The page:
Let’s do this in chronological order.
When I started this blog in the fall of 2008, I was a senior at Dartmouth College, where I was on the ski team. I had an idea: a lot of people are interested in college sports, but most of what they read in the newspaper is scores and stats, along with the occasional human interest story. But that doesn’t get at what it’s like to actually be a college athlete, or how those scores are achieved. I pitched the idea for a first-person column to the local newspaper, the Valley News, and they accepted. For a year, I wrote columns about my life as a student and skier, and about interesting things I saw happening around me.
That’s why I started the blog in the first place. Most of my extended family did not live in the Upper Valley area, so this way they could read my columns.
While at Dartmouth I majored in biology, with a focus in ecology. I wanted to salvage an English minor as well, but overlapping course schedules and practice times made it practically impossible. In May I finished my honors thesis based on research I conducted in the summer of 2008 on the effects of soil metals surrounding abandoned mines on plant-pollinator interactions (mouthful, I know).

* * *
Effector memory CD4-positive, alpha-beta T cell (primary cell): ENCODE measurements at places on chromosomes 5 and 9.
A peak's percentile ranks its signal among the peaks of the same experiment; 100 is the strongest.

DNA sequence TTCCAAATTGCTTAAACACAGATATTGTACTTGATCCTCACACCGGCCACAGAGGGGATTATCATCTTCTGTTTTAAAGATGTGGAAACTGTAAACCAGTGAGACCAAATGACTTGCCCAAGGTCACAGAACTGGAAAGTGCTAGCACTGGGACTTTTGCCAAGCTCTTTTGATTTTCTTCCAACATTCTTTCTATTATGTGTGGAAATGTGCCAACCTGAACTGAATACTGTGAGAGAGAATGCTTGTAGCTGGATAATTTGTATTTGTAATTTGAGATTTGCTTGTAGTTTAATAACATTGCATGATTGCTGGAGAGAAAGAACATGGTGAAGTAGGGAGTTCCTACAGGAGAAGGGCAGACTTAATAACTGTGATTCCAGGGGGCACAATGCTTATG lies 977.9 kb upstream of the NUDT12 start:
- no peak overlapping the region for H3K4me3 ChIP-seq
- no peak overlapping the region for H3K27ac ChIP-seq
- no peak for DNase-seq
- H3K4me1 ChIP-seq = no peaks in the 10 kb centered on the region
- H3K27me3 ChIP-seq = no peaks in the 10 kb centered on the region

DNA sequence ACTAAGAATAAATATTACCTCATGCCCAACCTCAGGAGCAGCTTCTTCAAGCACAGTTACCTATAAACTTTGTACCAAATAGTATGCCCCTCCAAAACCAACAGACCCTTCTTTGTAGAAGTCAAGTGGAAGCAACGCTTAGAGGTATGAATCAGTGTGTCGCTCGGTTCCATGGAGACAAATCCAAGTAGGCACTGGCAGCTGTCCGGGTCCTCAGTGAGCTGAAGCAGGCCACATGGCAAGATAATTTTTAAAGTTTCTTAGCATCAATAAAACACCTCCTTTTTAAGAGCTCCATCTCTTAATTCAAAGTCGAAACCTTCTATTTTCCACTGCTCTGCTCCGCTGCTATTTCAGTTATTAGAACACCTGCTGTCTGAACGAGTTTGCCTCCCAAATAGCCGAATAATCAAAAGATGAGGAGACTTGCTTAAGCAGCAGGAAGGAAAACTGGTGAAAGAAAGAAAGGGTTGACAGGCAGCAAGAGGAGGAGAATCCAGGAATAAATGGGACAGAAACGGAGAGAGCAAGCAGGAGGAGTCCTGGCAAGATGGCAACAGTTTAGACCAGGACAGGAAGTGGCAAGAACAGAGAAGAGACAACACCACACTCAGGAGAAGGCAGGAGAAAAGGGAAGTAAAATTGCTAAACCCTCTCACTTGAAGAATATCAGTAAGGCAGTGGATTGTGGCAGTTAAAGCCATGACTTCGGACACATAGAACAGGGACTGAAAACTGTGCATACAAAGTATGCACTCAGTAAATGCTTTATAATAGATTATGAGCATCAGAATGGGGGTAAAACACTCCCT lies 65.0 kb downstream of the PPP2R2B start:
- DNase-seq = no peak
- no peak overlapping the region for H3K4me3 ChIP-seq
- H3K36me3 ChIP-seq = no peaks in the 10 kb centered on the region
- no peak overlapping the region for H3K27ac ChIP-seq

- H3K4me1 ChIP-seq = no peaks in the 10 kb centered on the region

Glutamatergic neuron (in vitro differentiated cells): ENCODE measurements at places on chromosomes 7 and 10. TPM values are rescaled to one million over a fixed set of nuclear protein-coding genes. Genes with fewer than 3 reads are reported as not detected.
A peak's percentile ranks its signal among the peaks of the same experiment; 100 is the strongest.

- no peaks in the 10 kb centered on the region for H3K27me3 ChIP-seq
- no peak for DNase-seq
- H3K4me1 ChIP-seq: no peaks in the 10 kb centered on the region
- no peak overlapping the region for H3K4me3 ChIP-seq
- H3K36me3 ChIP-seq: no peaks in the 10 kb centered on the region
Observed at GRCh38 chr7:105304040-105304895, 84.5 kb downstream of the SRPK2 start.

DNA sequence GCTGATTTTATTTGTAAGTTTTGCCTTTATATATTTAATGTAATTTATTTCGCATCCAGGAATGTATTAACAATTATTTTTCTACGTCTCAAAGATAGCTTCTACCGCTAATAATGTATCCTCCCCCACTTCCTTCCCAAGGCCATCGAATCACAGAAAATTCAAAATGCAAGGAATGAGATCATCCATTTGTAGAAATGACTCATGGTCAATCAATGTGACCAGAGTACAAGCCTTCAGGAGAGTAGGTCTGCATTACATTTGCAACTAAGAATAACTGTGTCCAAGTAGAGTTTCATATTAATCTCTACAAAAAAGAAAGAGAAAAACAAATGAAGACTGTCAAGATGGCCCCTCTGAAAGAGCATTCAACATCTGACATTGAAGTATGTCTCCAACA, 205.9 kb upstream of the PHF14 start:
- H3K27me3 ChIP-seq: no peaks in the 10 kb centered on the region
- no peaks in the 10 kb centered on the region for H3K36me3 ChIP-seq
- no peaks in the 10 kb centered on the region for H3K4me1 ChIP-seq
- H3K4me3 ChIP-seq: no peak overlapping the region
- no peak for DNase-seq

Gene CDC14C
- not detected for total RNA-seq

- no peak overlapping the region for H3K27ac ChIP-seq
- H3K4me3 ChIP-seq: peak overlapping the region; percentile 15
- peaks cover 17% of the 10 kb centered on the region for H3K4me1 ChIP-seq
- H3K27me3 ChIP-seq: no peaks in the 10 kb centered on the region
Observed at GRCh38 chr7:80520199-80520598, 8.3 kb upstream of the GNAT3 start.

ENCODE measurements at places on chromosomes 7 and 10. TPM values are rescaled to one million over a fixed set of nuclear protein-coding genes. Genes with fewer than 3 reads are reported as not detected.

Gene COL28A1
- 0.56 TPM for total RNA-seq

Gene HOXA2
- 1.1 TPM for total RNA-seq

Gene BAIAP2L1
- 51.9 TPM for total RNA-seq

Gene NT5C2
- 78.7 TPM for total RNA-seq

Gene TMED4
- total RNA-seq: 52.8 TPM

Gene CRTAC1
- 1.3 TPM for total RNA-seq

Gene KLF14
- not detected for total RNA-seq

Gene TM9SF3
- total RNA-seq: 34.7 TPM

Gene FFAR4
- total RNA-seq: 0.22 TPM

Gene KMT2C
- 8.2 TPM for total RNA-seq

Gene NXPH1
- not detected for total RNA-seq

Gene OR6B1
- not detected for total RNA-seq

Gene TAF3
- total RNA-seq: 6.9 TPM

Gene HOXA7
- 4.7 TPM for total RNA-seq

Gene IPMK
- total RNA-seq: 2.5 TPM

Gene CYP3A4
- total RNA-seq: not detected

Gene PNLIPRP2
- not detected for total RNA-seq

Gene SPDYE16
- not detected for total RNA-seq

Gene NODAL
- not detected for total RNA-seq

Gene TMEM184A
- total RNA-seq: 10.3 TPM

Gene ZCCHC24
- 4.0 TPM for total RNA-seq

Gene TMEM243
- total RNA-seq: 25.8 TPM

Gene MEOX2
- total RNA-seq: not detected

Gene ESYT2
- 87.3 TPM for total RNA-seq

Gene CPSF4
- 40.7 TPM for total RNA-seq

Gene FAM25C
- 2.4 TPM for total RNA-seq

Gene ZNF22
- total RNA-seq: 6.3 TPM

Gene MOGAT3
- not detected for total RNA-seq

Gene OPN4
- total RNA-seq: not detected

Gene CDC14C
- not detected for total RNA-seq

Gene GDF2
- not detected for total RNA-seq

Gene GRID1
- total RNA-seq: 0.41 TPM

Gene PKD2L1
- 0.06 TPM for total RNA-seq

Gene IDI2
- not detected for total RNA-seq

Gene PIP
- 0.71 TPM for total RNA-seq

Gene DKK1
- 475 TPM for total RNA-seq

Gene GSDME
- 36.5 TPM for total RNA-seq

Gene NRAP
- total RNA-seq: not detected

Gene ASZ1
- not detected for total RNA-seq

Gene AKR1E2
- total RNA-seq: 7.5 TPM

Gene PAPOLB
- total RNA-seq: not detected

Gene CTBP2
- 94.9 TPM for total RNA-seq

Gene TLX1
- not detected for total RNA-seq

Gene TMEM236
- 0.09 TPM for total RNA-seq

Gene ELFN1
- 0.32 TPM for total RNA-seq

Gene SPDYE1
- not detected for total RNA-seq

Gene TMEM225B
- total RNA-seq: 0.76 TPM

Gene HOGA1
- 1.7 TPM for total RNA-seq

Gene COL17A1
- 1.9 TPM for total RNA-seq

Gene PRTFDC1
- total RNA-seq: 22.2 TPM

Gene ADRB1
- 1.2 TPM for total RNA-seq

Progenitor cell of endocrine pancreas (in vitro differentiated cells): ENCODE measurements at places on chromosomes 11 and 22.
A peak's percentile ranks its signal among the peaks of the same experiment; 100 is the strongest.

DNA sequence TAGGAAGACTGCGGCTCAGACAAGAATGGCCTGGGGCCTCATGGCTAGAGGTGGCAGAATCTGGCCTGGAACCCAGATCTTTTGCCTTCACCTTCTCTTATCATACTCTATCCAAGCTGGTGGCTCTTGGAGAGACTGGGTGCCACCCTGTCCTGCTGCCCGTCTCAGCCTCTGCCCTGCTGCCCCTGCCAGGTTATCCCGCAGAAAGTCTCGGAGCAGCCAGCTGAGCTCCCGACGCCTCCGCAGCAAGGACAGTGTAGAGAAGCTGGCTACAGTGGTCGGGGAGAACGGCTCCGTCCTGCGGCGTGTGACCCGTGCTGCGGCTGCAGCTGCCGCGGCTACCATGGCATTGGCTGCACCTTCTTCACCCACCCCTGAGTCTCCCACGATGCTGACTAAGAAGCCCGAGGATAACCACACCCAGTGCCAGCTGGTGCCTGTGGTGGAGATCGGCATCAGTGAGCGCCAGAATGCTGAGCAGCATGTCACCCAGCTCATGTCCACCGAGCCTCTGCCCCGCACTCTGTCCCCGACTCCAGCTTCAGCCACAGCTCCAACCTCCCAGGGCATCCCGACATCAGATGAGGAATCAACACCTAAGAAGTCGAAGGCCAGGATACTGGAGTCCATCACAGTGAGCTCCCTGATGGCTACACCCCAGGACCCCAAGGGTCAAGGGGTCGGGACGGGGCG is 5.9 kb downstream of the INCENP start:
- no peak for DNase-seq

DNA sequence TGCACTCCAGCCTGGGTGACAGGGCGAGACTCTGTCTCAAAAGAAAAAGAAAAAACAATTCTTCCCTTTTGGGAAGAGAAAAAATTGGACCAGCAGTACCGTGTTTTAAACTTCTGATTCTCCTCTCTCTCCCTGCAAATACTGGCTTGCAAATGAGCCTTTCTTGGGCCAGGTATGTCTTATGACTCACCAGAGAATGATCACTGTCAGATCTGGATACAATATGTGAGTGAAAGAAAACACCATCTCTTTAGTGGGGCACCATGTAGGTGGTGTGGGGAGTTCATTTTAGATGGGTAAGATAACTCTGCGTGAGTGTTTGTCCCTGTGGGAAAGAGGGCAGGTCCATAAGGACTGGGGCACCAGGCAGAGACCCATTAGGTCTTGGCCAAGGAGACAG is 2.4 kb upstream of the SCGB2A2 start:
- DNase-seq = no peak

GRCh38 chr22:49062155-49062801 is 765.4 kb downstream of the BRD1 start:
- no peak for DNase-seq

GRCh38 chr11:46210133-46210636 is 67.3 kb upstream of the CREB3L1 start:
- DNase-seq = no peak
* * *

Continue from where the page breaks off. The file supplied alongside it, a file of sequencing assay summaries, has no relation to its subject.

The ski career.
June 2009, I graduated from Dartmouth and joined the Craftsbury Green Racing Project, based out of the Craftsbury Outdoor Center in the Northeast Kingdom of Vermont. I was extremely lucky to have been offered the job. I trained more than I ever had in my life and when I wasn’t training, I worked on a variety of projects at the Center. I spent my time coaching little kids, maintaining the ski trails, preserving trail access, investigating the possibility of an area-wide trail system, the list goes on. I loved living in the Northeast Kingdom.
But eventually I realized that being a full-time athlete was not for me. I wasn’t good enough, and I was interested in too many other things.
Back to science.
After two years there, I decided to get back to science, first taking a temporary field assistant job in Florida and then a year-long salaried position at the University of Oregon.
I decided to go back to graduate school so that I could have more input on the projects I was working on. I started with a masters degree through the Erasmus Mundus Master Programme in Evolution, thinking that would be my last degree (I remember celebrating after taking my “last ever” exam – ah, how naive). I’ve now started a PhD through the University of Zurich studying aquatic ecology at Eawag, the Swiss Federal Institute of Aquatic Science and Technology. You can find my professional website here.
I still dabble in ski racing, mostly ski marathons, and I do a lot of hiking and running for fun. I also write for FasterSkier.com, where I am the Editor-At-Large and have developed an interest in writing commentary on sports governance.
Thanks for reading.